The Cure of Avicenna

600 years after the foundations of science set by Hippocrates (400 BC), the erudite shift in medicine was built up by the pioneers of Islamic medicine spreading from Alexandria to Edessa (Urfa in modern Turkey) and Athens.

Beginning in the 10th century with Avicenna, the physicians could diagnose and treat various maladies from smallpox to removing cataracts, from relieving pain to setting fractures and to incisions to lifesaving surgical operations.  They were also learned in zoology and pharmacology, to be able to produce the essential medicines. The breadth of their medical practice reached beyond the physical symptoms and went down to the causes, aiming at the healing and restoration of wellness of the spirit as well as the body.

A 14th century pharmaceutical container made in Damascus. Photograph by AKG /Album



Traditional remedies such as oils, honey and animal parts were used, accompanied by psychological treatments as required for curing patients with various maladies.





Curative talisman. Oriental Institute, Naples, Italy. Photograph by Oronoz/Album.



Water, music, dream analysis, rituals and talisman were used ascompliments in therapeutic treatment.




A doctor visits a patient from a 14th century Persian copy of Maqamat, Austrian National Library, Vienna. Photograph by Bridgeman / ACI

Profound scientific education and higher specializations in medicine was continued; hospitals were built adjacent to the madrassas (education centers) –which is another lasting and valuable contribution of Islamic medicine. The medical students continued their theoretical and practical trainings under the mentoring of the experienced doctors in these hospitals. Harran Hospital was established early on followed by the Divriği hospital in the 13th century and Edirne medical school and hospital founded in 1488, which served both as a general hospital as well as a psychiatric healing center. The methods commonly used included sound and acoustics therapy, meditative baths, and apothecary.

The 13th century Divriği Hospital in Sivas, Turkey was built next to the mosque bearing the same name and both are a UNESCO World Heritage site. Photograph by Luca Mozzati / Age Fotostock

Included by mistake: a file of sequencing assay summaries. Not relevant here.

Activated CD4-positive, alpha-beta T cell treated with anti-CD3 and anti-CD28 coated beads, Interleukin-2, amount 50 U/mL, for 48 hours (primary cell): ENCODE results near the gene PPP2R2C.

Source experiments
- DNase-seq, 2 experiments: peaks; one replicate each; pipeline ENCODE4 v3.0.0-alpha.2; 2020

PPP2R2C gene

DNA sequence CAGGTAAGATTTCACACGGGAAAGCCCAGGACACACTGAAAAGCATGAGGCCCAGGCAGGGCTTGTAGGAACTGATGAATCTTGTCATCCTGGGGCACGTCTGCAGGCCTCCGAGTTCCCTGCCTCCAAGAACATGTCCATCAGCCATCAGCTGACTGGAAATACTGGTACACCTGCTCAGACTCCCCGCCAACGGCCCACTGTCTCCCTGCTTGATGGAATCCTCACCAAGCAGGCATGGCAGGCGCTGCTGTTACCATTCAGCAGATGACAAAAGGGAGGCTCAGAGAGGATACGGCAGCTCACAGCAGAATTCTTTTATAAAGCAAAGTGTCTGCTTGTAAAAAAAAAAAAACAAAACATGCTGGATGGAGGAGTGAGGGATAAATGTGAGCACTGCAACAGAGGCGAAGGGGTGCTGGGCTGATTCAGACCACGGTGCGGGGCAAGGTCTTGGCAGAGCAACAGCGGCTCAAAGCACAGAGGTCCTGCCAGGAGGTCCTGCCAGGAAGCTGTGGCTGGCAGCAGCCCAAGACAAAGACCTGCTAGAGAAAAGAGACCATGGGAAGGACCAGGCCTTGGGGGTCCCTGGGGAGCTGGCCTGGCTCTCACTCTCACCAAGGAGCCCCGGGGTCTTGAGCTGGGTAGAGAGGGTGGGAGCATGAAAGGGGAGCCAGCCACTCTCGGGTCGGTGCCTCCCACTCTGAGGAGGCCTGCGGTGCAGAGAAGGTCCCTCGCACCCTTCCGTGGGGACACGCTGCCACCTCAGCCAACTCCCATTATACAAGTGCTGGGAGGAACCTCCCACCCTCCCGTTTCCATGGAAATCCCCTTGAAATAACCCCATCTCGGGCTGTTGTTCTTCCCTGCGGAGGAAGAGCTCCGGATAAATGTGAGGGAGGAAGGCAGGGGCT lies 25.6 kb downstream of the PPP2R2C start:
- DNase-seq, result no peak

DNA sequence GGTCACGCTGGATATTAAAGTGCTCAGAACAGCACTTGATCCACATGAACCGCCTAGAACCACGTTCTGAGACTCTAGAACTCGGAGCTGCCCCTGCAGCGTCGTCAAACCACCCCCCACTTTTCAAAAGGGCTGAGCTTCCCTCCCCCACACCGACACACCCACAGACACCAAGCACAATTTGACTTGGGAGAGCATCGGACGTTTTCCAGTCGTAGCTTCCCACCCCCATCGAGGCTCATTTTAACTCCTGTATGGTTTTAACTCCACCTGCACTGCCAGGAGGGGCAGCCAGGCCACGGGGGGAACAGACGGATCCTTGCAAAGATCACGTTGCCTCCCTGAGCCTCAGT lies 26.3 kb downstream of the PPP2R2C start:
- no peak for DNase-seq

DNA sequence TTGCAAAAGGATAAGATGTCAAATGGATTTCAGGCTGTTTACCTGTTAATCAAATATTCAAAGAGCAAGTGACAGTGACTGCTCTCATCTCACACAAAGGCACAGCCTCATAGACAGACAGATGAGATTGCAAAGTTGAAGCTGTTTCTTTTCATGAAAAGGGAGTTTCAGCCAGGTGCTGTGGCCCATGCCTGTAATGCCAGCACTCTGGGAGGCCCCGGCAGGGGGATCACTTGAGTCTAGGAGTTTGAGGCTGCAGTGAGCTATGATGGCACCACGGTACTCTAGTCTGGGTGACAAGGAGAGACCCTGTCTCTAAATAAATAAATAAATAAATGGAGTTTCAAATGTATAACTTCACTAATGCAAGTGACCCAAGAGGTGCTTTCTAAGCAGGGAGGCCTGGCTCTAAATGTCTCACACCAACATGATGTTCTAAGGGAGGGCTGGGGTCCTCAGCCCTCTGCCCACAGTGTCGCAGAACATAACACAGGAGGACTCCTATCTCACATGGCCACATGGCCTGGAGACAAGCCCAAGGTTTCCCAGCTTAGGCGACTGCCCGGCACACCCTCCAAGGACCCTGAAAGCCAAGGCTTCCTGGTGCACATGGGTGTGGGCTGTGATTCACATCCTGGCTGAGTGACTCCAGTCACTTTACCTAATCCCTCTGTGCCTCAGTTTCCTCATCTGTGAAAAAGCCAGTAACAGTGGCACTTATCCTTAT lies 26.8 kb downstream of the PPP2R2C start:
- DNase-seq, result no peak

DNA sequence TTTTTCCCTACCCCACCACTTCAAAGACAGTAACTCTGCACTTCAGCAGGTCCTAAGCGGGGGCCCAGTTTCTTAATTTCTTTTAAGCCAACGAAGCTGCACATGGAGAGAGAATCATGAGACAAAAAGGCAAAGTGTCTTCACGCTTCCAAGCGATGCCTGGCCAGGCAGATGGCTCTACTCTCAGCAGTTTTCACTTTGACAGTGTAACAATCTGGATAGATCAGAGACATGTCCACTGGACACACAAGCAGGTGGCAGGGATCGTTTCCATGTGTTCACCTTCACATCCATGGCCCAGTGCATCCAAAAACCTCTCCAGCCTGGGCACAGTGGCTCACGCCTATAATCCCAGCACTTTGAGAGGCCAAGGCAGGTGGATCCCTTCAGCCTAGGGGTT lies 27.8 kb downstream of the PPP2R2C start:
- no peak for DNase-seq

Avicenna was renowned as the preeminent physician and philosopher of the Islamic world (ca 970-1037). He was an intellectual polymath, having mastered Greek philosophy and Islamic texts early on in life. He integrated the essentials of Greek philosophical thinking, particularly Aristotle, in his work, and pioneered a self-consistent and holistic approach to medicine. Having studied the sacred mystical texts alongside his scientific studies, he looked upon both the body and the spirit to cure the patient in totality. “Wellbeing” was aspired in his medical work thousand years ago from today.  Having excelled in both theory and practice, Avicenna’s works would make a lasting effect on the intellectual and medical history of the world –east and west – to the extent that his mastery and teachings would be acknowledged as next to Aristotle whom Avicenna called “The First Teacher.”

Early on his books were translated to Latin, Greek, French, German, etc., and Canon of Medicine, The Cure, and the Compendium of the Esprit were to be used as fundamental medical resources at least until the 17th century Europe.

In his approach to curative medicine, he puts forth the contingency of causality :

The knowledge of anything, since all things have causes, is not acquired or complete unless it is known by its causes. Therefore, in medicine we ought to know the causes of sickness and health.

He alludes to human spirit at the core of human existence :

The spirit of man is like the oil lamp, which is illuminated by science and Divine wisdom is like the oil of the lamp. If it burns and shines, then he is called “alive.”

Duygu Bruce
March 26, 2020


Stanford University Encyclopedia of Philosophy
Photographs: National Geographic History November/December 2016


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